Al and Bea’s is a Boyle Heights institution. Cops, kids, old people, and everyone else in between all seem to find an excuse to make a mid afternoon snack stop on 1st street. The history of Boyle Heights is the story of Los Angeles itself; a constantly changing landscape of immigrants, trying to live the American dream through hard work and molding and shaping this city with their respective cultures and traditions. What was once the home to the original Canter’s is now an oasis of famous Mexican eateries. The food at Al & Bea’s is classic Mexican American: comforting bean and cheese burritos, vintage hard shelled tacos, fast food french fries effusing guilt ridden grease and of course, burgers.
Let’s just get right to the point here: these prices are cheap. It’s almost as if time has not moved on since Al & Bea’s opened in 1966. It is easy to gorge here, their signature bean and cheese burritos start at $2.75, tacos at a $1.70 and burgers at $1.85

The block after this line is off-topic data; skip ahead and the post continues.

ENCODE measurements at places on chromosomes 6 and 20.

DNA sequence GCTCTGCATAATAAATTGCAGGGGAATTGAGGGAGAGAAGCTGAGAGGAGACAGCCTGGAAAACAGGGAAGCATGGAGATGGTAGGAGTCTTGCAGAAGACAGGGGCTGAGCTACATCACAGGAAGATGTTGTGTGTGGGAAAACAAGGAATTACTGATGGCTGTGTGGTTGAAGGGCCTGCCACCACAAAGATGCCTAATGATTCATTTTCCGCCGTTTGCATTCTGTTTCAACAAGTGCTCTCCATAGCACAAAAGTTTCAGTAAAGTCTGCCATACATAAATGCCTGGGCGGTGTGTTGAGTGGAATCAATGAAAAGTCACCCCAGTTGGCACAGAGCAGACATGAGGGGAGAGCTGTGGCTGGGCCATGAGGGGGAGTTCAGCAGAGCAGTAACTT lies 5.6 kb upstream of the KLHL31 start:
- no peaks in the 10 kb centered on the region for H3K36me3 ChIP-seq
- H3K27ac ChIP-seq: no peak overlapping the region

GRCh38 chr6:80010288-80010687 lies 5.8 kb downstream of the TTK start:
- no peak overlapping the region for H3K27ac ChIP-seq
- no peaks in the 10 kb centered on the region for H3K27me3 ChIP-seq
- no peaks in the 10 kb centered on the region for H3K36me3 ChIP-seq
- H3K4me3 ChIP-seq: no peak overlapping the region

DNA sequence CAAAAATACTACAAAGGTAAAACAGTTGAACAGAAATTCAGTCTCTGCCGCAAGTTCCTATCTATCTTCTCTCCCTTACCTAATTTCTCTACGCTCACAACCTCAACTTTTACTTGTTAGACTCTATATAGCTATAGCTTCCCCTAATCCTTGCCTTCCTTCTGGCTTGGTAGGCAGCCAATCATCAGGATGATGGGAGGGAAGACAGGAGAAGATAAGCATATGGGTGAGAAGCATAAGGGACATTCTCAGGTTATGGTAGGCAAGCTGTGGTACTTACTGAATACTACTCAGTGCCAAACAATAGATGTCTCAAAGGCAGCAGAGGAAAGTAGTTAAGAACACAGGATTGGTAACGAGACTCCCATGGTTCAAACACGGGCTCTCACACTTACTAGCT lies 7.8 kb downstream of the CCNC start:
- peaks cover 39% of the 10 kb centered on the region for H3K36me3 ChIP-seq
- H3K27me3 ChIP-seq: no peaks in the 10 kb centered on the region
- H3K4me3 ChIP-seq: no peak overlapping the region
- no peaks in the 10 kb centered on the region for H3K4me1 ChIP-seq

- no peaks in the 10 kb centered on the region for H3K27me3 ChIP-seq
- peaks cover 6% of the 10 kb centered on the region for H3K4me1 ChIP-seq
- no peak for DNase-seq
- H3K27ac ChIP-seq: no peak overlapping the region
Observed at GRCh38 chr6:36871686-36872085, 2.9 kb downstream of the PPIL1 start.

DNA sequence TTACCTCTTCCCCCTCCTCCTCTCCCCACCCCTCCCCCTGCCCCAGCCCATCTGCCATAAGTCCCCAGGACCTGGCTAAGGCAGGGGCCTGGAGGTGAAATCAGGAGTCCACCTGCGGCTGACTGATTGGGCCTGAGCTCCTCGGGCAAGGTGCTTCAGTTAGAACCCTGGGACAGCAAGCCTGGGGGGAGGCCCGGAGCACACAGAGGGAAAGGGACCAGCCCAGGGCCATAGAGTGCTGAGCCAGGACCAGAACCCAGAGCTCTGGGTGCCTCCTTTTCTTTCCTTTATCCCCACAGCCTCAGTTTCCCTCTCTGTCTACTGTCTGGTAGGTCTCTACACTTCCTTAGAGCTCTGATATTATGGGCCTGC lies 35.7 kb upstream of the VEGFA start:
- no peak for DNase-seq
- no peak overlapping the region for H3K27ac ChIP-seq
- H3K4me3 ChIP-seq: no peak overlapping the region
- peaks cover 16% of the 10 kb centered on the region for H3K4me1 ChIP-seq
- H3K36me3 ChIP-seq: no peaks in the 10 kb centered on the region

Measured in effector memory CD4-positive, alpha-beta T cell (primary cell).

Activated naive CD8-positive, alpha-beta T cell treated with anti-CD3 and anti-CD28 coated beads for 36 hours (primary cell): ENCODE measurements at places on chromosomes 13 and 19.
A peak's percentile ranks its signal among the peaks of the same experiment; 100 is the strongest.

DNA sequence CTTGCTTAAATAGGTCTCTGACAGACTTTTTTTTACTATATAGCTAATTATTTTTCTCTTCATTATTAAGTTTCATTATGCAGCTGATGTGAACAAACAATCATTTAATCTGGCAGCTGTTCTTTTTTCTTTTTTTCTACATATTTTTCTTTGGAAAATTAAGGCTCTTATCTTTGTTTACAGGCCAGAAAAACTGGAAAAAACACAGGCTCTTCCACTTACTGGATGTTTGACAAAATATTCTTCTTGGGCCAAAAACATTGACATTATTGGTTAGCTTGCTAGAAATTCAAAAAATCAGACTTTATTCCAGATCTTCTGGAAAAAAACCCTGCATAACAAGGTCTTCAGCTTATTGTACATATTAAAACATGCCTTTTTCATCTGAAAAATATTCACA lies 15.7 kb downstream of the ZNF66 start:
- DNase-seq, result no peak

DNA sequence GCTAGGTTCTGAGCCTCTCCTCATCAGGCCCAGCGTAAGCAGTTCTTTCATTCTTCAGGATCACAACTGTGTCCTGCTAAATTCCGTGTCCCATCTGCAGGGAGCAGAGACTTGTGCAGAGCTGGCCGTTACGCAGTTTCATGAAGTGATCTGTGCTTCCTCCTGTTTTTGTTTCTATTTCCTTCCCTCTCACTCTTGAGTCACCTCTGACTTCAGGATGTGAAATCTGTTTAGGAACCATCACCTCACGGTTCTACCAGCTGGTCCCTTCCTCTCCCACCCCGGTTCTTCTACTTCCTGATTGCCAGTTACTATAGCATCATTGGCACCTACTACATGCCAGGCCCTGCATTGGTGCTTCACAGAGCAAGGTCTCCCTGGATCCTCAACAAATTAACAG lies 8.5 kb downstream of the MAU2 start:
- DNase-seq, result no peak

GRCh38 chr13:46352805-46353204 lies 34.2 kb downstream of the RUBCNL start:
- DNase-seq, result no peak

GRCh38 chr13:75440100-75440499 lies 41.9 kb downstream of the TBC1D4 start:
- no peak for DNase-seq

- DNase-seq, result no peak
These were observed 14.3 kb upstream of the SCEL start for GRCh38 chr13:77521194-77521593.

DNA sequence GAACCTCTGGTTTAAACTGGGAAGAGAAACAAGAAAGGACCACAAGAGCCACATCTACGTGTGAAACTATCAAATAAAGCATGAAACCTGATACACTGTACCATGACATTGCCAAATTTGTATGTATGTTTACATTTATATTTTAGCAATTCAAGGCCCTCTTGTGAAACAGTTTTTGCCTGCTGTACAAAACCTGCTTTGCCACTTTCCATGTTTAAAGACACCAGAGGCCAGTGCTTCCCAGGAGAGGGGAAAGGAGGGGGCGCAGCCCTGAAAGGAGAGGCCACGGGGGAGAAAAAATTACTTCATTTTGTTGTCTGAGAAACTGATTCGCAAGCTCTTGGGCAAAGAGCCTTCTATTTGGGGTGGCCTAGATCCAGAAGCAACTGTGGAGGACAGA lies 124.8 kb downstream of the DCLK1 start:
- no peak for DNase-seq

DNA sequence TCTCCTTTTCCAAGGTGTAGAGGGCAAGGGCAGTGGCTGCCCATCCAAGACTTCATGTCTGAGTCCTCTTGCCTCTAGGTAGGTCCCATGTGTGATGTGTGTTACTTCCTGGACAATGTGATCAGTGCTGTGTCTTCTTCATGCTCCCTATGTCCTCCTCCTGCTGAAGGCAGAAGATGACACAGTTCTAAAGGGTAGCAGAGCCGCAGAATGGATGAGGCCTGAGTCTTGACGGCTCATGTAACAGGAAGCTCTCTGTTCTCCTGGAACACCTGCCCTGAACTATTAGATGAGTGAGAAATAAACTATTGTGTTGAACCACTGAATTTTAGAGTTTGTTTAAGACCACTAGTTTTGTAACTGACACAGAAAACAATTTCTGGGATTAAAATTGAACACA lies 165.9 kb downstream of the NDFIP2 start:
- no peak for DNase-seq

Potent gut bombs often come in small yellow packages.
Double cheeseburger with everything: lettuce, tomato, pickle and mayo. These are burgers are heavy but so is everything else at Al & Bea’s. Three bites in and your mouth is coated in burger fat unctuousness. But I wager the source of this richness lies more so in the bread:
Top Bun. Al & Bea’s strength is a griddle that has been greasing the innards of Angelenos for decades and that history is smeared on both sides of that bun. A little ketchup, a few jalapenos or even some roasted salsa verde would work nicely here to cut through the sheer richness of this burger but that is a mere detail that is eclipsed by the bottom line:
$3.16. I haven’t seen numbers like these since Stone Cold was battling the Rock in Wrestlemania. This burger ain’t perfect but considering it is the cheapest burger I have made multiple visits for, Al and Bea’s is the bees knees when it comes to bang for your burger buck.
Fair Warning: bring cash and spit that order out, or expect to get a side of cold stares and attitude on the house.